Evangelicals petition constitution committee

Evangelicals joined Catholics, Jews, and Muslims petitioning legislators to include the protection of the free exercise of religion in Chile’s new constitution, which will replace the constitution established under the dictatorship of Augusto Pinochet. In the fall presidential election, evangelicals mostly supported conservative José Antonio Kast, an opponent of the proposed constitution. The winner of the election, former student protest leader Gabriel Boric, reached out to evangelicals during the campaign—but not always successfully. He was widely mocked for telling one interviewer he had been turning to the Bible for wisdom, reading “the Gospel of St. Paul.”

Evangelical appointed to Supreme Court

Brazilian President Jair Bolsonaro delivered on a promise to appoint a “terribly evangelical” justice to the Supreme Court. André Mendonça, formerly an attorney general, was approved by a 47–32 senate vote after testifying for nine hours. Describing himself as “genuinely evangelical,” Mendonça assured legislators he would follow the constitution. “The constitution is and must be the foundation to any decision by a supreme court justice,” he said. “As to myself, I say: in my life, the Bible, and at the supreme court, the constitution.” Mendonça can sit on the court for 33 years.

Missionary hostages free

Seventeen Anabaptist missionaries returned safely to the US after months of prayer and international negotiation with Haitian kidnappers. The group, which included five children, was taken hostage in October. The gang demanded $1 million each in ransom. Two were released in November and three more in December, after they became ill. The remaining 12 escaped, sneaking out a back door and fleeing through a thicket of briars until they found a Christian who loaned them a cellphone to call for help. One of the missionaries, testifying in an Anabaptist church the Sunday after the escape, said there were times the captives wished someone would pay the money for their release, but they recognized that as a Satanic temptation.

Birthday outreach effort aims for 8 million

Nigerian evangelicals launched an effort to win eight million souls for Christ in 80 days in honor of the 80th birthday of the General Overseer of the Redeemed Christian Church of God (RCCG), Enoch Adeboye. They hope to get 100,000 people to commit to evangelizing one person per day. The evangelists will track their progress on a new smartphone app called iReach and direct converts to an internet chatbot to learn more about their newfound faith. Under Adeboye, a former math professor, the RCCG has grown to about five million members in Nigeria and has planted about 14,000 churches globally.

Churches celebrate post-communist growth

Thirty years after the end of communist rule, Albanian evangelicals celebrated the reevangelization of the country. In 1991, there were fewer than 20 evangelicals in Albania. Today, there are about 200 evangelical churches. The Evangelical Alliance has been recognized as an official organization and will take a leadership role in the Inter-Religious Council of Albania in 2022.

Court rules for house churches

An unprecedented ruling from the Iranian Supreme Court said Christian house churches are not a threat to national security. “Merely practicing Christianity … is not criminalized in law,” the court said. More than 100 Iranian believers have been imprisoned since 2012. The ruling comes in the case of nine ethnic Persian men in the northern city of Rasht who belong to the Church of Iran, a non-Trinitarian church. The men were facing five-year prison sentences. In another court, a prosecutor declined to bring charges against eight converts, rejecting the evidence brought by intelligence officials.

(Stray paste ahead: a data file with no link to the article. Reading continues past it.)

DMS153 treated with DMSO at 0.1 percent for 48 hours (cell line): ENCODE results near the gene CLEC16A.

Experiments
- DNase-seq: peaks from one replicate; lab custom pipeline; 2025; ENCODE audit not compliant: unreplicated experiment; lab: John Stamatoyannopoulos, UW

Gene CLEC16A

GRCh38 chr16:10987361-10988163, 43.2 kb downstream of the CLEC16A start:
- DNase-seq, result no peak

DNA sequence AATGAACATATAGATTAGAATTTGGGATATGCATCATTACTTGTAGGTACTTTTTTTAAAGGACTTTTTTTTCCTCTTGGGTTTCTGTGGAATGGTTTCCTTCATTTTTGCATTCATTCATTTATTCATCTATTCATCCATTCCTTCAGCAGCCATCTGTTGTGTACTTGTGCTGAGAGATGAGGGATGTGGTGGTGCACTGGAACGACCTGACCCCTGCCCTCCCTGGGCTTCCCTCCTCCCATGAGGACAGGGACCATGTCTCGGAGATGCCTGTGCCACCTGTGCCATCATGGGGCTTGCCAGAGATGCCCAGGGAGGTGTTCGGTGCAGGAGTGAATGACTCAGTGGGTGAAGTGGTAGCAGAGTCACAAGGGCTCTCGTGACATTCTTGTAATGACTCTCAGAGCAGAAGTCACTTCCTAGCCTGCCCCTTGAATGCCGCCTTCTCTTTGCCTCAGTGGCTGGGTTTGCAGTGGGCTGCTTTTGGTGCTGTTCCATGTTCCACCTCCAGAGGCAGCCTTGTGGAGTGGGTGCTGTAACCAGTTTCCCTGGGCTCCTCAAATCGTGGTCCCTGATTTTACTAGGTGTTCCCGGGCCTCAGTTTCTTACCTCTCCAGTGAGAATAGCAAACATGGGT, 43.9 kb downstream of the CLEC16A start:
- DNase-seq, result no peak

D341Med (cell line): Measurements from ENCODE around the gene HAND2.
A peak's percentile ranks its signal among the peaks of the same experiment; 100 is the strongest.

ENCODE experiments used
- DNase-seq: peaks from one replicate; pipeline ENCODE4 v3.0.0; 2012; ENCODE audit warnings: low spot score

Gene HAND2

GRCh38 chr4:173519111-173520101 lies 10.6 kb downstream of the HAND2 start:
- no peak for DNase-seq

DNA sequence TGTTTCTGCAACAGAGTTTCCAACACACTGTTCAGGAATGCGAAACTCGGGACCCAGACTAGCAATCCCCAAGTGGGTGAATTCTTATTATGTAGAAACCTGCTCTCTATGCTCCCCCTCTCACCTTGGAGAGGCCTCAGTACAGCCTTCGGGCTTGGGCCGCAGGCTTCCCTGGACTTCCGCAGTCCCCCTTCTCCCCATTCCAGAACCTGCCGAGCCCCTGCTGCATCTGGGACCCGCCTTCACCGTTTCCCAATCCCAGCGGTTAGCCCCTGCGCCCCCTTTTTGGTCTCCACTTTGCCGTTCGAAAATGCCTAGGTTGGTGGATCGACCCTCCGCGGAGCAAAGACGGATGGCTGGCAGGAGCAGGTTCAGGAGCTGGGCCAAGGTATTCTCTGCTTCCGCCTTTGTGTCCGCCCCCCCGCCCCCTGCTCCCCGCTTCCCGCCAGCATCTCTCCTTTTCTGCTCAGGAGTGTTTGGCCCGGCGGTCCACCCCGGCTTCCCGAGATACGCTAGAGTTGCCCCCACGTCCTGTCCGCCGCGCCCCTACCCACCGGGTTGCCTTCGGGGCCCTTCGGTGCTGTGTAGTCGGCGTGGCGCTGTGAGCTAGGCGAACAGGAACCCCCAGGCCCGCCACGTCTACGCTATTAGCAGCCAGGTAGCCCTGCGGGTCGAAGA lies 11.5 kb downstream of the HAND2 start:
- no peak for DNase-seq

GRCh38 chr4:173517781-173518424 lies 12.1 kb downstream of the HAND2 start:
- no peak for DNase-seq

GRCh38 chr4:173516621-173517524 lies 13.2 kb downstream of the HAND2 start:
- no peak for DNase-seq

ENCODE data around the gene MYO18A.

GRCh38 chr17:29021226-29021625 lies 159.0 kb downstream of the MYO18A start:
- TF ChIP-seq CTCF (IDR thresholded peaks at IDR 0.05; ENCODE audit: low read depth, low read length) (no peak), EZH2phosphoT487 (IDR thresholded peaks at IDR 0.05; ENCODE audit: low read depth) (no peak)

Last Christian prays alone in Idlib

Only one Christian remains in the Syrian city of Idlib. In 2012, the official government count included 10,000 Christians in the city of 165,000. Most fled by 2015, when Salafi jihadist militants took over the city and made it the de facto alternative capital of Syria. Michel Boutros chose to stay. He has no wife or children but raises pigeons he sometimes talks to. He prays at home surrounded by crosses and icons. “The Lord is our father and our brother,” he said, “and he is managing everyone’s affairs in this war.” Boutros will turn 92 this year.

Pastor convicted for rebuking COVID-19

A Christian was convicted and sentenced to two years in prison after he prayed against COVID-19 on a YouTube video that went viral in Nepal. “Hey corona, you go and die,” prayed pastor Keshav Raj Acharya of the Abundant Harvest Church in Pokhara, Nepal. “I rebuke you, corona, in the name of Lord Jesus Christ.” A criminal court deemed this a violation of the 2015 constitution, which prohibits proselytization and any religious actions that “disturb public law and order.”

Christian media restricted

New regulation will sharply restrict Chinese Christian content on social media. According to the new rules, put in place by the Ministries of Public and National Security and four other government bodies, even linking or forwarding religious content is forbidden without approval. Authorities have long restricted traditional Christian media but have ignored Christian channels on the messaging app WeChat for about 10 years. Most major channels were deleted without warning in 2021, followed by the new regulation. “These are the darkest days for China in decades in terms of freedom of religious expression,” Jerry An, a Chinese mission pastor in the US, told CT. The new measures take effect in March.

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